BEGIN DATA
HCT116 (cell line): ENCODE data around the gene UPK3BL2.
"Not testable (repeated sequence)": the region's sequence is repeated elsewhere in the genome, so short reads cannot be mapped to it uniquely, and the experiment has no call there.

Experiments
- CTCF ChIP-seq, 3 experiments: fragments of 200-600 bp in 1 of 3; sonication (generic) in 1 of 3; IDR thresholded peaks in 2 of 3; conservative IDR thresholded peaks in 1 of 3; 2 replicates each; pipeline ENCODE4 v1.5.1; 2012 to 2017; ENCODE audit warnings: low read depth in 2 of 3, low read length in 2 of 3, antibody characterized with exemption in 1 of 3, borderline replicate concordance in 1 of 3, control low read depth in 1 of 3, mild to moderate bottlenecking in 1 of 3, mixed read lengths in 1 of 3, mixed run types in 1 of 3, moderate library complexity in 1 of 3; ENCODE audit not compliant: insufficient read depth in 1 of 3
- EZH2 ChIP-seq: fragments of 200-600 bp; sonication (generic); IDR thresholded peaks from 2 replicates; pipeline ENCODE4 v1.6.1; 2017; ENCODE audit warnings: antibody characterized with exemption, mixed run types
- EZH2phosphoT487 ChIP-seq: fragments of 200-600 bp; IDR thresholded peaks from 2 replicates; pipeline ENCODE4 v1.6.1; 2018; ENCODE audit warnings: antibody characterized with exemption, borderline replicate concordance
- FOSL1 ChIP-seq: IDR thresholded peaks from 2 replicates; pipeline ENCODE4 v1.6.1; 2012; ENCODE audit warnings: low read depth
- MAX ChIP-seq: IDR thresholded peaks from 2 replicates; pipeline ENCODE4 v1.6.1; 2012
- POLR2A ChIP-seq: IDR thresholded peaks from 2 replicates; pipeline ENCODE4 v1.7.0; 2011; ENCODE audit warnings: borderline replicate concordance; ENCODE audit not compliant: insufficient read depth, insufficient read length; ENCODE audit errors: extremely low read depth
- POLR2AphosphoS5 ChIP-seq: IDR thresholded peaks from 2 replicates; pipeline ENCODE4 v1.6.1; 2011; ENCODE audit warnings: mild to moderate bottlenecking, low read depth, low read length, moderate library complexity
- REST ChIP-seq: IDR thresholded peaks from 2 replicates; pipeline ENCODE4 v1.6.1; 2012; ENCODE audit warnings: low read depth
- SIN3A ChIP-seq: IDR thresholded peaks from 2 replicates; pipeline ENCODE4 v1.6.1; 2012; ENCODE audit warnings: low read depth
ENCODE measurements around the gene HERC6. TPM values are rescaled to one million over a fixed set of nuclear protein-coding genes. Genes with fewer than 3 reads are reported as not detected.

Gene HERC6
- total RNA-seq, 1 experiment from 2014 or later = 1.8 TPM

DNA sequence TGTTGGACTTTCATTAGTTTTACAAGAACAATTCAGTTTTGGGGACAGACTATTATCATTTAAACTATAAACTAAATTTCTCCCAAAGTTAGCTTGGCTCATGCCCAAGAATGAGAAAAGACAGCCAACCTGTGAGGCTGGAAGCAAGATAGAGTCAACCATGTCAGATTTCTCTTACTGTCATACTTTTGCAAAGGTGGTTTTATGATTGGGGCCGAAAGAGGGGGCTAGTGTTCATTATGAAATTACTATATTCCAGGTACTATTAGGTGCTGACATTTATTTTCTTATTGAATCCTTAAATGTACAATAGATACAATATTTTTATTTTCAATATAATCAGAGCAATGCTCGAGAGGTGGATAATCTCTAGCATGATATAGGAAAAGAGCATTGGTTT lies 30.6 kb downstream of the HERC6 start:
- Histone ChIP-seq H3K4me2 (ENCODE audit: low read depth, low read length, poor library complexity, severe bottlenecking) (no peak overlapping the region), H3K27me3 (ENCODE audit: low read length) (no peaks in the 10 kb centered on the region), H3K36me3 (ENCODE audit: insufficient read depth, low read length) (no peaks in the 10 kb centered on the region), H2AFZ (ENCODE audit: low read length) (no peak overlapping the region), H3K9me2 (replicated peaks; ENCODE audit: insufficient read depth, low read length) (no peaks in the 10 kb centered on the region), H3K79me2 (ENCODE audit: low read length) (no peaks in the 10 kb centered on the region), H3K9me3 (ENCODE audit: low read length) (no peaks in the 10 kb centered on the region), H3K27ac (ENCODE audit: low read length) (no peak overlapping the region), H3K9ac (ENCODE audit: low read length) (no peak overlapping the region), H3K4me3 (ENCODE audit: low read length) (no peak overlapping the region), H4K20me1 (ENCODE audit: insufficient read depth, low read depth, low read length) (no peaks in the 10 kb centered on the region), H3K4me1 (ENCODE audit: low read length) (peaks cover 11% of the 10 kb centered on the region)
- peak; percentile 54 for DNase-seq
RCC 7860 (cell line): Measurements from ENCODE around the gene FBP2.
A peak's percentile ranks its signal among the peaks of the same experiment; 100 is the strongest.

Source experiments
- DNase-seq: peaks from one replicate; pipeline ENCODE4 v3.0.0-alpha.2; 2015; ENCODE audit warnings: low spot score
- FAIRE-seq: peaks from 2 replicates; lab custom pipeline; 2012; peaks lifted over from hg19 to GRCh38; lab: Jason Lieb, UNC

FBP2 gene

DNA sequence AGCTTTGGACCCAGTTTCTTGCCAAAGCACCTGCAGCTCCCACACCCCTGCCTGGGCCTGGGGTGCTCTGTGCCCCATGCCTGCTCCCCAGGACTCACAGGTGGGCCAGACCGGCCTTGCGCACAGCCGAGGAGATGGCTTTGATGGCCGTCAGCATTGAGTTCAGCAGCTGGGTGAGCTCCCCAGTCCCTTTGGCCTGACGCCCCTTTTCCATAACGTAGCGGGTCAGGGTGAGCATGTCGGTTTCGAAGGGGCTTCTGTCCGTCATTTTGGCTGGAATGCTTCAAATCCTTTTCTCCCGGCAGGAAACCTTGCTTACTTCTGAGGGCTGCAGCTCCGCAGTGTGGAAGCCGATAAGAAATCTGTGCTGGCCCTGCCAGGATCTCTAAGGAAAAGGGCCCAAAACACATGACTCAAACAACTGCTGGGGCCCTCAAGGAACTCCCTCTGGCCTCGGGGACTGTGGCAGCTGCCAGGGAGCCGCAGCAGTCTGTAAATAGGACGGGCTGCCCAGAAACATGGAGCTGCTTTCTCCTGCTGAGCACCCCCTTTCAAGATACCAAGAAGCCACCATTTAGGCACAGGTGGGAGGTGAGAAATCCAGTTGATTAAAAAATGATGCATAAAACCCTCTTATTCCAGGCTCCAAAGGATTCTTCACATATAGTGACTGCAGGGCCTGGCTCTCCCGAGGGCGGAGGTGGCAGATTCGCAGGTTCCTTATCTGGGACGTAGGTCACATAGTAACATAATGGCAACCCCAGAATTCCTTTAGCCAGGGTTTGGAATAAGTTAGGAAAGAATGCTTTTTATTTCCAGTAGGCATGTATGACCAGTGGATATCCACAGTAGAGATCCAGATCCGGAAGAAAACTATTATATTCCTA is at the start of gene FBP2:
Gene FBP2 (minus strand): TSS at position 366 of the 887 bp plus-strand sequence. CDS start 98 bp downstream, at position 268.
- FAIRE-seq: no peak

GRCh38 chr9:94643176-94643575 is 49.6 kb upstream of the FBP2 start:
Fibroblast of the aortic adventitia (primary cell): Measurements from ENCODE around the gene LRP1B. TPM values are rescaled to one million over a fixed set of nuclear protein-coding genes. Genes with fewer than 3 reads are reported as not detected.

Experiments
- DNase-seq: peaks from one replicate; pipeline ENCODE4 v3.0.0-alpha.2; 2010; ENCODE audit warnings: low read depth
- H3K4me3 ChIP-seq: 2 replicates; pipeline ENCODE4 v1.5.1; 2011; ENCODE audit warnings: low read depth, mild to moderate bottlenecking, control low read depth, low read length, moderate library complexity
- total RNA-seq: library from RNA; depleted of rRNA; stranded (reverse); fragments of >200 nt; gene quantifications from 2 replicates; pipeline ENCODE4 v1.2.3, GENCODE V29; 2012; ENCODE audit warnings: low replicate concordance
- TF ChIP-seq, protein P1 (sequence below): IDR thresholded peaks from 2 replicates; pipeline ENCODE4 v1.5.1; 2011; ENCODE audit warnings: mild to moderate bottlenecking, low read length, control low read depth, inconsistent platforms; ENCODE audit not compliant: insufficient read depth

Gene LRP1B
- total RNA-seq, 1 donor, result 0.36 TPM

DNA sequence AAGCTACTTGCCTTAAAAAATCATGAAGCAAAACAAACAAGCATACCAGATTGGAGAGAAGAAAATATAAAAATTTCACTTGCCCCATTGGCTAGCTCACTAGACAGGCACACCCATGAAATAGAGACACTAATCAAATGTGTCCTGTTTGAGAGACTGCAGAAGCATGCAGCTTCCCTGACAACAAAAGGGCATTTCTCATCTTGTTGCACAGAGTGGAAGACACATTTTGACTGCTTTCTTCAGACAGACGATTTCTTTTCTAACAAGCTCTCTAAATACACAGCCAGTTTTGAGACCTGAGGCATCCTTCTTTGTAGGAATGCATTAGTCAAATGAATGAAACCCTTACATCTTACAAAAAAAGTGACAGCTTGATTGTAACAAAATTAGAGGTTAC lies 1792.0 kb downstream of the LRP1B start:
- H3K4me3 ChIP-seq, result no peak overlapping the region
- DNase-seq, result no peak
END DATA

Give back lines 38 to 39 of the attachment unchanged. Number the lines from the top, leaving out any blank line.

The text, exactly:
- H3K4me3 ChIP-seq, result no peak overlapping the region
- DNase-seq, result no peak